Therefore, to accurately assess the success or failure of the
call to SYS$WAITFR_FILE, you must check the condition values
returned in both R0 and the I/O status block.














































+
astadr

OpenVMS usage: ast_procedure
type: procedure value
access: call without stack unwinding
mechanism: by 32-bit reference

AST service routine to be executed when SYS$WAITFR_FILE
completes. The astadr argument is the 32-bit address of this
routine.

If you specify astadr, the AST routine executes at user mode
regardless of the access mode of the caller of the service.

astprm

OpenVMS usage: user_arg
type: longword (unsigned)
access: read only
mechanism: by value

AST parameter to be passed to the AST service routine specified
by the astadr argument. The astprm argument is the longword
parameter.

--------------------------------------------------------------------------------
DESCRIPTION
Control returns to your program immediately following successful
completion of this service. Once SYS$WAITFR_FILE detects that
the file specified by filespec has been created, this service
will inform your program by setting the event flag specified by
efn and, if specified, delivering the AST.

For each VMS Process, there can only be one SYS$WAITFR_FILE
service 'active' at any given time. Therefore it is not
currently possible to implement OR type waits with
SYS$WAITFR_FILE. That is, you can not choose to wait for this
file OR that file.

Required Privileges

You must have read access to the disk and directory that you are
monitoring.

Related Services

SYS$WAITFR_FILE_CANCEL
















































+
--------------------------------------------------------------------------------
CONDITION SS$_NORMAL The service completed successfully. The
VALUES directory watch has been initiated.
RETURNED SS$_INSFARG Insufficient call arguments specified.
Although astadr and astprm arguments are
optional they must still be specified as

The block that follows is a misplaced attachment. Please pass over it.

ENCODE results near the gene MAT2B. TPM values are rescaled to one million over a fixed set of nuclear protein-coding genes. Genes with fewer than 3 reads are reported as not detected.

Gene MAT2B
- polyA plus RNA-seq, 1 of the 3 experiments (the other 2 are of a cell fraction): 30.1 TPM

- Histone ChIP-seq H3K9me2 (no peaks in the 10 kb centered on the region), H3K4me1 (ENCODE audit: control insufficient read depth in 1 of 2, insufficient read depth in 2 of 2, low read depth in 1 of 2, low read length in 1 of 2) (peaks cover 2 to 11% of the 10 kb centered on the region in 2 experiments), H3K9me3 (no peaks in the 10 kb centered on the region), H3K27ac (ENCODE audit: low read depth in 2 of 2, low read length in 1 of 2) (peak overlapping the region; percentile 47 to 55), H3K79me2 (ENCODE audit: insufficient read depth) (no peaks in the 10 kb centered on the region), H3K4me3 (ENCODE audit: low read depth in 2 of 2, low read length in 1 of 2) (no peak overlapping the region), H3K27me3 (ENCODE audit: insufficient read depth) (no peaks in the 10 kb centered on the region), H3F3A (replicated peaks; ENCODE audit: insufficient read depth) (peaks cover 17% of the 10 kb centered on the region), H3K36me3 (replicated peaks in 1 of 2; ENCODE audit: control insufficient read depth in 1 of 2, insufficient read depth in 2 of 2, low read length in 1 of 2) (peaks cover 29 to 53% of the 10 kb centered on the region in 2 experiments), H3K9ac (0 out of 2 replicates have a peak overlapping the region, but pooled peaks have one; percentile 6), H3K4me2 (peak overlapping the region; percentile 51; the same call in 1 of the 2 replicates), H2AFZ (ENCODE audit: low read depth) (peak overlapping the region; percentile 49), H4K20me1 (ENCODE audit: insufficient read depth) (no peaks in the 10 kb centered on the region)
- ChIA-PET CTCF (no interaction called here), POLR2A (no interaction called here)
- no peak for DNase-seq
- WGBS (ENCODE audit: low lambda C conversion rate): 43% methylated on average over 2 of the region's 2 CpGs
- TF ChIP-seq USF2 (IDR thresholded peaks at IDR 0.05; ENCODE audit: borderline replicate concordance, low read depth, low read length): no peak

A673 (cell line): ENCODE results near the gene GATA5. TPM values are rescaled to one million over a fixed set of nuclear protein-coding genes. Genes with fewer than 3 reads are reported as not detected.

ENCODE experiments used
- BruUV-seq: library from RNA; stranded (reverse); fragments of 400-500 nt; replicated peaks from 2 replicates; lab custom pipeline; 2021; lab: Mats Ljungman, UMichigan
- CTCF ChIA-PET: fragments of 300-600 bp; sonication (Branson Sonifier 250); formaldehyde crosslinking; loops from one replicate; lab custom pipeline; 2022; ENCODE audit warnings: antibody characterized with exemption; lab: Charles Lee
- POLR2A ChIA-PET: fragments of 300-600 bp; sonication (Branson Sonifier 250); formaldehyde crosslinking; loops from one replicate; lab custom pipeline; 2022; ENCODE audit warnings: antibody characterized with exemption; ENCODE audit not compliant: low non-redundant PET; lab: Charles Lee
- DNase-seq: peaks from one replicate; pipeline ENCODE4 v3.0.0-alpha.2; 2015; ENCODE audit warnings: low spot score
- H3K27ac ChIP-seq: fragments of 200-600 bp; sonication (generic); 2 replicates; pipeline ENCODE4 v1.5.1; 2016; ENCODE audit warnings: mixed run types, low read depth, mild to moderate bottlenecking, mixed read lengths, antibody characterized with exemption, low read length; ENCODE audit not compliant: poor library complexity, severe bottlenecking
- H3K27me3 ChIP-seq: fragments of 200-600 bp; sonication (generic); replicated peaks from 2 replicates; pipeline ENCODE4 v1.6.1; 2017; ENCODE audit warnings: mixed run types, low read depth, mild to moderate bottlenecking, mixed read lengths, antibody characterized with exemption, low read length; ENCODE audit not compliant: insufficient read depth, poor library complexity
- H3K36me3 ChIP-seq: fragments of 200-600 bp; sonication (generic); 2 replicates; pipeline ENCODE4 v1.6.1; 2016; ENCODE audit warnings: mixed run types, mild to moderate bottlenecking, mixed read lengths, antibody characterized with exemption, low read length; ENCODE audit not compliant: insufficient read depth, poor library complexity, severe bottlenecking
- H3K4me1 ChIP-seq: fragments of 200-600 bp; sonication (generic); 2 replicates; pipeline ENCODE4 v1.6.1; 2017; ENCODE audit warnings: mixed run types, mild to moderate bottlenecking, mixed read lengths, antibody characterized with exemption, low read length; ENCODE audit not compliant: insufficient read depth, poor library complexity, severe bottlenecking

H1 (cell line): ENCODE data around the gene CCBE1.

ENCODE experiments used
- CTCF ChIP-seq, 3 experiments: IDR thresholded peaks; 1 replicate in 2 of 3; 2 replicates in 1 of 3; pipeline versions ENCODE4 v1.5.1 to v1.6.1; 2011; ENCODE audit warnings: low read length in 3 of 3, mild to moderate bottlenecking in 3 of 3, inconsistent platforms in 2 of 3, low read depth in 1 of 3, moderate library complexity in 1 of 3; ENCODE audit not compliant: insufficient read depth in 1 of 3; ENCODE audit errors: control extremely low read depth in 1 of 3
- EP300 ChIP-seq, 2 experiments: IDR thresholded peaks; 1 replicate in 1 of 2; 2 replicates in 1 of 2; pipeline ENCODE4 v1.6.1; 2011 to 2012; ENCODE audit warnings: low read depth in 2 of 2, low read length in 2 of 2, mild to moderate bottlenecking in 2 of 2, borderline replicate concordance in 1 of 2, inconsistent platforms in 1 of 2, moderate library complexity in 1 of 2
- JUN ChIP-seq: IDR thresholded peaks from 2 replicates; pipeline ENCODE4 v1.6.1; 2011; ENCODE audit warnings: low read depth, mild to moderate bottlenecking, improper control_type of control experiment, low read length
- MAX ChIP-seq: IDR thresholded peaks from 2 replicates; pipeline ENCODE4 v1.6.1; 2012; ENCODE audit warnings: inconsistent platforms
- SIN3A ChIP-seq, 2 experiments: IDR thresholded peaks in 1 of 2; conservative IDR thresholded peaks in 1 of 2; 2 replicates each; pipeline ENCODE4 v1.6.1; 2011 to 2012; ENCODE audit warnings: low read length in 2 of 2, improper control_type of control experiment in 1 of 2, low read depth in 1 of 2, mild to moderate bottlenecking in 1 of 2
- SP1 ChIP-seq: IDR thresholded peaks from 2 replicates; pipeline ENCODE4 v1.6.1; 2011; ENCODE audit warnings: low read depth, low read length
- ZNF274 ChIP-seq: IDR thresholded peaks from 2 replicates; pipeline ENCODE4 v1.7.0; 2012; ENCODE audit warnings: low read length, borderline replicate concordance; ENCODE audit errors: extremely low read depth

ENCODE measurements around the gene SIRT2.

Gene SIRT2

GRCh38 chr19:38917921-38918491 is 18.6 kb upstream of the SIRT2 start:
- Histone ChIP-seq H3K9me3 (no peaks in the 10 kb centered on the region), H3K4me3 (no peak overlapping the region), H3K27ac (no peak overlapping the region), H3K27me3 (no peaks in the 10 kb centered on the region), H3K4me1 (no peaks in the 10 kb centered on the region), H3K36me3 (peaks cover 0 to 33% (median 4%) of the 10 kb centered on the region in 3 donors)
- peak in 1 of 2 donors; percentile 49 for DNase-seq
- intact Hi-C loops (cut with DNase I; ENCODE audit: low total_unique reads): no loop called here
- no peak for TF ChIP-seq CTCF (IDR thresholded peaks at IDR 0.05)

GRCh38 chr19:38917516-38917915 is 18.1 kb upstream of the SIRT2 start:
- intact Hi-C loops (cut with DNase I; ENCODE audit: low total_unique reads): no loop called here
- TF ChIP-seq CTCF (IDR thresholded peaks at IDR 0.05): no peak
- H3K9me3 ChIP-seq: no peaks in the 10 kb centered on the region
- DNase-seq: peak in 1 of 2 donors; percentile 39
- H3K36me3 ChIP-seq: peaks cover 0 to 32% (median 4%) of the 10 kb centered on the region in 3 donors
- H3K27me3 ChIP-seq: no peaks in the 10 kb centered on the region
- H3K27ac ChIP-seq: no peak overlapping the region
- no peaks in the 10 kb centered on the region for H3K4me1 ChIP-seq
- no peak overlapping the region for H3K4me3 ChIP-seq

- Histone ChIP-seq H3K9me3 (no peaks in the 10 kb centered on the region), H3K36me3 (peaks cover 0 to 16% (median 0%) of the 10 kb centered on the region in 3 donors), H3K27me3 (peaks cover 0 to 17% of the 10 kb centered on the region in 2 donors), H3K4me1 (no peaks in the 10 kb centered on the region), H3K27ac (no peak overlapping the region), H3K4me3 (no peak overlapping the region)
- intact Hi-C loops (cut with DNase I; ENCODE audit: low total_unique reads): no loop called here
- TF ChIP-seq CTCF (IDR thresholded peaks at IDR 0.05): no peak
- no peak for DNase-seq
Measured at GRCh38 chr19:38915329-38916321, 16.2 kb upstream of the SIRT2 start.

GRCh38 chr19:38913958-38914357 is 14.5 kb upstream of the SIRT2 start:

zero.
SS$_ABORT A call to SYS$WAITFR_FILE is already
active. Only one call to this service
per process, is permitted at any given
time. Review your code or cancel the
outstanding directory watch with
SYS$WAITFR_FILE_CANCEL.
SS$_ACCVIO Filespec could not be read by the caller
or either the resultant-filespec or iosb
arguments could not be written to by the
caller.
SS$_BADPARAM One or more of the following conditions
is true: -
. filespec is longer than 255 characters
. filespec contained a wildcard * or %
. filespec contained a node name
. filespec contained a searchlist
SS$_UNSUPPORTED No FID could be obtained for the
directory specification or the specified
device is not a disk device.

Any errors returned by the following services:-
SYS$PARSE
SYS$ASSIGN
SYS$GETDVIW
SYS$ENQ
LIB$GET_EF

--------------------------------------------------------------------------------
CONDITION SS$_NORMAL The file that you have been waiting for
VALUES has been created.
RETURNED SS$_CANCEL The wait was cancelled by a call to
IN THE I/O SYS$WAITFR_FILE_CANCEL
STATUS fab$l_stv Secondary RMS error status. This will
BLOCK only occur if SYS$WAITFR_FILE failed
while attempting to call SYS$PARSE.

--------------------------------------------------------------------------------



+
--------------------------------------------------------------------------------
WAITFR_FILE_CANCEL

The cancel wait for file service will abort a file watch that
was previously set in motion by a call to SYS$WAITFR_FILE.

--------------------------------------------------------------------------------
FORMAT SYS$WAITFR_FILE_CANCEL

--------------------------------------------------------------------------------
ARGUMENTS
None.

--------------------------------------------------------------------------------
DESCRIPTION The cancel file wait service is used to prematurely terminate a
previous call to SYS$WAITFR_FILE.

SYS$WAITFR_FILE_CANCEL relinquishes all system resources
obtained by SYS$WAITFR_FILE, sets the specified event flag, and
delivers the AST to the calling process, if one was requested.

In order to identify the abnormal termination of the wait for
file service SYS$WAITFR_FILE_CANCEL sets the IOSB status to
SS$_CANCEL.

It is not a requirement of SYS$WAITFR_FILE that this routine be
called. The equivalent processing, except for AST delivery and
event flag setting is implied at image exit.

Required Privileges

None.

Related Services

SYS$WAITFR_FILE